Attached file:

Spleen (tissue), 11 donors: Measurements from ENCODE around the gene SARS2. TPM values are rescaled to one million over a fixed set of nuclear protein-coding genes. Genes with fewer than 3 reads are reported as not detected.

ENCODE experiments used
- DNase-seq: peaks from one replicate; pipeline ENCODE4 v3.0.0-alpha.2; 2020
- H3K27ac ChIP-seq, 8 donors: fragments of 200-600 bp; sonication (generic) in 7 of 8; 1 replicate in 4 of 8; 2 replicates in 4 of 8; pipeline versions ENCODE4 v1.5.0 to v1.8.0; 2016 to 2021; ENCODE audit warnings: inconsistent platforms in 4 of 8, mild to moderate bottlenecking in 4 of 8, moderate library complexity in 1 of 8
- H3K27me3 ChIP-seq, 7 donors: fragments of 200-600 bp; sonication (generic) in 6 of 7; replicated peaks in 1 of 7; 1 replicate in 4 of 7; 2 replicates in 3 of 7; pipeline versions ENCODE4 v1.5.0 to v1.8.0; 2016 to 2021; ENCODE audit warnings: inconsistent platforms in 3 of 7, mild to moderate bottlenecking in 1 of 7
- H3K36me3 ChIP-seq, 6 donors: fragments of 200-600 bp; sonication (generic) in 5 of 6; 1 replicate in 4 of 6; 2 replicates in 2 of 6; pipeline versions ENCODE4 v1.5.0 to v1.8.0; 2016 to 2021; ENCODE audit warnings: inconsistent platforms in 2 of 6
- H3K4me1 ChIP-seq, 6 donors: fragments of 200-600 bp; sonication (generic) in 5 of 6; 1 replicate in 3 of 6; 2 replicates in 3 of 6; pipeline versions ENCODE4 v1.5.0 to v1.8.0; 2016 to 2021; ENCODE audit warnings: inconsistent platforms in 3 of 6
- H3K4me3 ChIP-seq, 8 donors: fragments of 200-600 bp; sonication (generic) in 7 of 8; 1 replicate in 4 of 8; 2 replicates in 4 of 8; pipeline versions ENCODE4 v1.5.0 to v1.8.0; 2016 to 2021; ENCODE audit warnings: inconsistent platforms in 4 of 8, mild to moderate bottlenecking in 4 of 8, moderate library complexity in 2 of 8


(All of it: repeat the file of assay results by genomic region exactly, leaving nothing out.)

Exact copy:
Spleen (tissue), 11 donors: Measurements from ENCODE around the gene SARS2. TPM values are rescaled to one million over a fixed set of nuclear protein-coding genes. Genes with fewer than 3 reads are reported as not detected.

ENCODE experiments used
- DNase-seq: peaks from one replicate; pipeline ENCODE4 v3.0.0-alpha.2; 2020
- H3K27ac ChIP-seq, 8 donors: fragments of 200-600 bp; sonication (generic) in 7 of 8; 1 replicate in 4 of 8; 2 replicates in 4 of 8; pipeline versions ENCODE4 v1.5.0 to v1.8.0; 2016 to 2021; ENCODE audit warnings: inconsistent platforms in 4 of 8, mild to moderate bottlenecking in 4 of 8, moderate library complexity in 1 of 8
- H3K27me3 ChIP-seq, 7 donors: fragments of 200-600 bp; sonication (generic) in 6 of 7; replicated peaks in 1 of 7; 1 replicate in 4 of 7; 2 replicates in 3 of 7; pipeline versions ENCODE4 v1.5.0 to v1.8.0; 2016 to 2021; ENCODE audit warnings: inconsistent platforms in 3 of 7, mild to moderate bottlenecking in 1 of 7
- H3K36me3 ChIP-seq, 6 donors: fragments of 200-600 bp; sonication (generic) in 5 of 6; 1 replicate in 4 of 6; 2 replicates in 2 of 6; pipeline versions ENCODE4 v1.5.0 to v1.8.0; 2016 to 2021; ENCODE audit warnings: inconsistent platforms in 2 of 6
- H3K4me1 ChIP-seq, 6 donors: fragments of 200-600 bp; sonication (generic) in 5 of 6; 1 replicate in 3 of 6; 2 replicates in 3 of 6; pipeline versions ENCODE4 v1.5.0 to v1.8.0; 2016 to 2021; ENCODE audit warnings: inconsistent platforms in 3 of 6
- H3K4me3 ChIP-seq, 8 donors: fragments of 200-600 bp; sonication (generic) in 7 of 8; 1 replicate in 4 of 8; 2 replicates in 4 of 8; pipeline versions ENCODE4 v1.5.0 to v1.8.0; 2016 to 2021; ENCODE audit warnings: inconsistent platforms in 4 of 8, mild to moderate bottlenecking in 4 of 8, moderate library complexity in 2 of 8